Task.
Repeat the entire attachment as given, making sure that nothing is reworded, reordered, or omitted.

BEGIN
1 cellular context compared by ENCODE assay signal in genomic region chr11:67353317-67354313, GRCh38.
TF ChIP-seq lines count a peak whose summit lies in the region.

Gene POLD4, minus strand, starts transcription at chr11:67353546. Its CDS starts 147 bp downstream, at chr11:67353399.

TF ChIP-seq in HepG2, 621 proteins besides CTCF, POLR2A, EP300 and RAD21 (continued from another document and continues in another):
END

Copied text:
1 cellular context compared by ENCODE assay signal in genomic region chr11:67353317-67354313, GRCh38.
TF ChIP-seq lines count a peak whose summit lies in the region.

Gene POLD4, minus strand, starts transcription at chr11:67353546. Its CDS starts 147 bp downstream, at chr11:67353399.

TF ChIP-seq in HepG2, 621 proteins besides CTCF, POLR2A, EP300 and RAD21 (continued from another document and continues in another):